What the Conclusion of the Legislative Session Means for Duluth

There were major projects ultimately included in the bonding bill but some others were left out

DULUTH, Minn. – The Minnesota Legislative Session ended late last night and Gov. Dayton is already threatening to veto some spending packages over the next couple weeks.

Duluth city leaders have mixed feelings about the session.

There were major projects ultimately included in the bonding bill but some others were left out.

Duluth Mayor Emily Larson says she made 15 trips to St. Paul over the course of the legislative sessionĀ and was up until midnight keeping track of everything on the session’s final night.

One of the city’s priorities was funding for fixing up the sea wall behind the Duluth Entertainment Convention CenterĀ and money for those repairs was not approved.

There was also a big push for a half percent sales tax to help pay for expensive street repairs in Duluth that was not advanced.

“We know that the day after a session closes and things are moving quickly that people are still having conversations and kind of debriefing. so we haven’t yet spoken with the governor’s office today,” said Larson.

Larson says 77 percent of voters approved the referendum on that issue so she vows to keep fighting for it.

“We are going to continue, we are going through our entire legislature debrief process now,” said Larson. “We’re starting our budgeting process for next year. We have a plan to continue forward with our sales request.”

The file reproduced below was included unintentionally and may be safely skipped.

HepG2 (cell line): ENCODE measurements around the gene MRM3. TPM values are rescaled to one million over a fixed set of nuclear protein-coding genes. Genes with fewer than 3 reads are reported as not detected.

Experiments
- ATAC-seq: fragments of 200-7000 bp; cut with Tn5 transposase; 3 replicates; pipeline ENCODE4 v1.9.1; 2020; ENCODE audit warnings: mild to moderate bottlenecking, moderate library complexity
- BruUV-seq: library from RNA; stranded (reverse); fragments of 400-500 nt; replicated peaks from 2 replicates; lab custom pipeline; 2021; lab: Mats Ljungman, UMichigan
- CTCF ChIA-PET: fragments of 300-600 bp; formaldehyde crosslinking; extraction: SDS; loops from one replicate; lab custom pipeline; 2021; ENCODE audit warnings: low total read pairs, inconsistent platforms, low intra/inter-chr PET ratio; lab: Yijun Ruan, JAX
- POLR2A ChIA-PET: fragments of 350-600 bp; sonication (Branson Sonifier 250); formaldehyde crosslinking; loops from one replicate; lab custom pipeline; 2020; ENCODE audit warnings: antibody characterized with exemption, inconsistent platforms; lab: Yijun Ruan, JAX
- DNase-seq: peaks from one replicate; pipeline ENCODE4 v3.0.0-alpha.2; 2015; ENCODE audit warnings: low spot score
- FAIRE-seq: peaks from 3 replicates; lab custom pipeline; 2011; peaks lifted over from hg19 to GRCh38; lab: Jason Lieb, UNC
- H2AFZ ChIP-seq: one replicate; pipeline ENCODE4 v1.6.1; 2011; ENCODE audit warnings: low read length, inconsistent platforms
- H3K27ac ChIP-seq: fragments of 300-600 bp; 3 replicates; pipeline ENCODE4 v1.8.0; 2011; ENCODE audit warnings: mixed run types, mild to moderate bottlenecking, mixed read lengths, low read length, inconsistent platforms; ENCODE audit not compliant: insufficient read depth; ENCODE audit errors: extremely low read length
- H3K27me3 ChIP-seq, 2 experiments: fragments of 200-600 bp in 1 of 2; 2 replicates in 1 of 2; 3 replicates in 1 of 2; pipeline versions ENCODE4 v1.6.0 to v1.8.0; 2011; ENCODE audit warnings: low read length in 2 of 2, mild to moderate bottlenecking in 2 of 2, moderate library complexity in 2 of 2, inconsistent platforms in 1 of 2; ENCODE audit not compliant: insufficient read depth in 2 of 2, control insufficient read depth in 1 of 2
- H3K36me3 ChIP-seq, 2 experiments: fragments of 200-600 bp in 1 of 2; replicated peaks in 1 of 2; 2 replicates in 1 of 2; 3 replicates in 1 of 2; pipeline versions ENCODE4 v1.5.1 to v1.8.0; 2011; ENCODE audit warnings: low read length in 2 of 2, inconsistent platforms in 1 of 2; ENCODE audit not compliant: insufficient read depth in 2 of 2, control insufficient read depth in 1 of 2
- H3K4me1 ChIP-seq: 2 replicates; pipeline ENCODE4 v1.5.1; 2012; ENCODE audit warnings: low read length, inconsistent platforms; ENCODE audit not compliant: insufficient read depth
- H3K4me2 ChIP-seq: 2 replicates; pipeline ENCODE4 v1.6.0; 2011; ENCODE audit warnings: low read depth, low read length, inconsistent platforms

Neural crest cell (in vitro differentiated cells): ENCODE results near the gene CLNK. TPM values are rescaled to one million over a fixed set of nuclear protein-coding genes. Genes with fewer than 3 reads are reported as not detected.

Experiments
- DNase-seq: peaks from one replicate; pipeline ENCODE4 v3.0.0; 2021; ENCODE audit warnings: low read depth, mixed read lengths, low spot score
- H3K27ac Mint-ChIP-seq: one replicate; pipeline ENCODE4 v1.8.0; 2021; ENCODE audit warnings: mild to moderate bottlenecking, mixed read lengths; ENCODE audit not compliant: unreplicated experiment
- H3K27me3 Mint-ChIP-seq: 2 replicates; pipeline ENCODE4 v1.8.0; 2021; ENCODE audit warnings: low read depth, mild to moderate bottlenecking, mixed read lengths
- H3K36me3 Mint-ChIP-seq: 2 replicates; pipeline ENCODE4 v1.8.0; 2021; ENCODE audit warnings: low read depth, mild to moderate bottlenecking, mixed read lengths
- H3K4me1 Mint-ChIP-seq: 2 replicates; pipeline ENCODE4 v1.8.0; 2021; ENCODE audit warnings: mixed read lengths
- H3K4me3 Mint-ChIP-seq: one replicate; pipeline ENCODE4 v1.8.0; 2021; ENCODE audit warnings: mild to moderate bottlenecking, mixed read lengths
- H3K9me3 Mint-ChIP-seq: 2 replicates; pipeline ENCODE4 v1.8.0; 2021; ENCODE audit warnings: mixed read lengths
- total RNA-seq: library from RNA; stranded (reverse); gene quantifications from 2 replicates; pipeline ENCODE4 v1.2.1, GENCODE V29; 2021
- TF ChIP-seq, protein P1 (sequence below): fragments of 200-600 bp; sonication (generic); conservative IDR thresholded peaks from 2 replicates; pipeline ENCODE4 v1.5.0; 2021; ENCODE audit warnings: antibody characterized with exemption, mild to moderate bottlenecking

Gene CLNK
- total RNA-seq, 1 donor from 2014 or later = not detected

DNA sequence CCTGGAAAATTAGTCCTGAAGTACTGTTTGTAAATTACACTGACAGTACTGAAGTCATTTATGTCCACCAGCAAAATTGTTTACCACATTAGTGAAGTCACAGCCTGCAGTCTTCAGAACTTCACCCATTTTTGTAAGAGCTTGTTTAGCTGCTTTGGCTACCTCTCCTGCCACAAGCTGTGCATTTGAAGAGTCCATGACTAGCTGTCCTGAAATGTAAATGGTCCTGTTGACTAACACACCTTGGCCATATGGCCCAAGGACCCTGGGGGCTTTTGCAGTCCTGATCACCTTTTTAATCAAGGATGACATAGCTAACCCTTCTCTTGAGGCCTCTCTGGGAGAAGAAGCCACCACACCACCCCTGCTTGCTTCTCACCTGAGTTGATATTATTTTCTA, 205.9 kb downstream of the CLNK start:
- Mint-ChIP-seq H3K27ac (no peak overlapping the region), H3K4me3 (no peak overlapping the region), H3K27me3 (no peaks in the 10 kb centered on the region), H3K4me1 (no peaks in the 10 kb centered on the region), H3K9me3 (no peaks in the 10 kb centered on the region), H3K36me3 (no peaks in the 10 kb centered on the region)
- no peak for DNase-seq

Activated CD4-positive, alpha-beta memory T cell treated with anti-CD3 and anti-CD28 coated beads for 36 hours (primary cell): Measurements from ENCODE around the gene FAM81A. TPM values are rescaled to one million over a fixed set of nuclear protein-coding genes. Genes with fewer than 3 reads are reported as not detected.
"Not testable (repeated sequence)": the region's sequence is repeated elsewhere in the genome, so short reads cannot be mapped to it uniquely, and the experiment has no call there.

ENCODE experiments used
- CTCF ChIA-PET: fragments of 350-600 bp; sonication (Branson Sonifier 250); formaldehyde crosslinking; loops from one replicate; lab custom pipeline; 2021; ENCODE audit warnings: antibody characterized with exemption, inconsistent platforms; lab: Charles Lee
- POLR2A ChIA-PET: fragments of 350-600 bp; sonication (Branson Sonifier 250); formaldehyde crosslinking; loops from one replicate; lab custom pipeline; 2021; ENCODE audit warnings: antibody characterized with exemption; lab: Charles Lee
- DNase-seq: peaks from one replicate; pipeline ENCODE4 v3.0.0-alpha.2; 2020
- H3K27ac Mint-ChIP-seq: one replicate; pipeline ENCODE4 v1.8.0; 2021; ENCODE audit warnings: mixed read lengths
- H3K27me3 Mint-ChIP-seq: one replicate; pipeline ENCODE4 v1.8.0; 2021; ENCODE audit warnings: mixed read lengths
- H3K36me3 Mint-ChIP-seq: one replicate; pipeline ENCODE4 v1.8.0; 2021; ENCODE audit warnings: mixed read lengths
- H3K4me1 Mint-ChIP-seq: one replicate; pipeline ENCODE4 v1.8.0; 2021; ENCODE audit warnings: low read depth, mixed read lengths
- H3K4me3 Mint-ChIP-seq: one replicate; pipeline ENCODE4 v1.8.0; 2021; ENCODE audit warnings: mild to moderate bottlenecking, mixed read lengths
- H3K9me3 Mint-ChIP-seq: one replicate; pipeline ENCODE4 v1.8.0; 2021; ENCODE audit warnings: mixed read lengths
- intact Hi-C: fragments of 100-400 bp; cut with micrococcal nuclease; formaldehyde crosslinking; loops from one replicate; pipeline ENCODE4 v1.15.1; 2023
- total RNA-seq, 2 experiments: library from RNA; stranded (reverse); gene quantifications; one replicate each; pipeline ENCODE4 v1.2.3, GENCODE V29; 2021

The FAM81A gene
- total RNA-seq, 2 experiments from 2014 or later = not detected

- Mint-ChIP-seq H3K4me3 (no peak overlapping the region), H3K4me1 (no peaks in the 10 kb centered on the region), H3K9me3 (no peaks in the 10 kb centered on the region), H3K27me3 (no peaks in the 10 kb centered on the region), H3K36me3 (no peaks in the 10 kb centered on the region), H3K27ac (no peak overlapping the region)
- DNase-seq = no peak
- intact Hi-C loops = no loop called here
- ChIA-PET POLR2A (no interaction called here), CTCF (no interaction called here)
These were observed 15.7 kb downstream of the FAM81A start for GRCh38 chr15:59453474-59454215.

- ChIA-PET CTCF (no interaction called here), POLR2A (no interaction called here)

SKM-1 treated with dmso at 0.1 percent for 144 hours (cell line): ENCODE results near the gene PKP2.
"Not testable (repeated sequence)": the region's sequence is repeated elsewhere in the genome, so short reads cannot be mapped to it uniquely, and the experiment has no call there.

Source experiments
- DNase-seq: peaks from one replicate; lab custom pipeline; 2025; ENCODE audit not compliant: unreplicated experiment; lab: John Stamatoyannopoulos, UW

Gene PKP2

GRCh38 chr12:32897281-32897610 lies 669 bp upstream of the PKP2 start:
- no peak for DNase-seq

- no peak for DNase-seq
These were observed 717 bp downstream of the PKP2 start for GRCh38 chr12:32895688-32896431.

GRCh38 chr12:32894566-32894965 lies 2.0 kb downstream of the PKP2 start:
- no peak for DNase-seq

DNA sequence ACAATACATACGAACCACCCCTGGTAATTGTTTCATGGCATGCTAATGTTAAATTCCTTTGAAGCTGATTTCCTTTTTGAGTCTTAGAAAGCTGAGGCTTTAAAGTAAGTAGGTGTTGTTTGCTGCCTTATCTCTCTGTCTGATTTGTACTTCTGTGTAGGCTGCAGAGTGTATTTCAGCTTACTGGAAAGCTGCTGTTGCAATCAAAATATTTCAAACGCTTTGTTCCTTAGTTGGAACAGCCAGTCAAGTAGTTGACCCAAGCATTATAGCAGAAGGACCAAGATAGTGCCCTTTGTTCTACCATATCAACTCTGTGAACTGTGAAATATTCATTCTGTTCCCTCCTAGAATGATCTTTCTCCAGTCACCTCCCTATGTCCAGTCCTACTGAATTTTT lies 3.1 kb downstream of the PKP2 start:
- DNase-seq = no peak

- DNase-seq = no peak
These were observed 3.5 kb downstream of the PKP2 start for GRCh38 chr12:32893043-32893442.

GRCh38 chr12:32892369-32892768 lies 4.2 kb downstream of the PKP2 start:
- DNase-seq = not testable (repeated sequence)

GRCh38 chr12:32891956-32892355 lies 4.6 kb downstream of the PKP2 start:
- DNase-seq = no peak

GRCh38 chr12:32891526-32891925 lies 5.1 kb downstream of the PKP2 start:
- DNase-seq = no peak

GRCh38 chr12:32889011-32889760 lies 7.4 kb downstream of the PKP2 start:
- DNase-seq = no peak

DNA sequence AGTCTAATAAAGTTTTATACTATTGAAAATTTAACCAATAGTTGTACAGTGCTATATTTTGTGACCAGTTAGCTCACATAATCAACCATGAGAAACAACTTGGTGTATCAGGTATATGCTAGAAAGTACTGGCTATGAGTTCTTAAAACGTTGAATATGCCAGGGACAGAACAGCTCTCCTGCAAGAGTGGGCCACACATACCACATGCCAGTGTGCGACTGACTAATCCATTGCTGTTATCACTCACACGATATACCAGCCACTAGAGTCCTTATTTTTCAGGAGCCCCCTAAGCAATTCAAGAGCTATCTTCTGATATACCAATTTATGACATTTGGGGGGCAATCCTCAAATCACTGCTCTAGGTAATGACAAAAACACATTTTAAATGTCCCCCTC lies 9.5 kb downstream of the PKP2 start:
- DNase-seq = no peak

But there are bright spots for Duluth.

DFL Rep. Liz Olson released a statement that reads in part: “I’m pleased that we were able to address many of our infrastructure needs in the bonding bill we passed last night. whether the zoo, UMD, the steam plant, or other local assets, these investments will ensure a stronger future for duluth.”

Chief Administrative Officer Dave Montgomery officer strongly supports the bonding bill now on the governor’s desk.

“If the governor ends up signing the bonding bill it’ll actually be a very good bill for the city with district energy in there, Glensheen, the zoo and so many other projects, I think will be really good for Duluth,” said Montgomery.

The bill would also give Duluth mental health funding for a triage center and other local government aid to help meet other needs of the community.

City leaders believe the legislature should now place its attention elsewhere.

“Tax bill, they’re going to have to address conformity at some point between now and next year,” said Montgomery. “So as this rolls out and the past session takes its way through we’ll see how that plays out.”

Mayor Larson plans to give a presentation to the Duluth city council next Tuesday to break down where various local projects stand.

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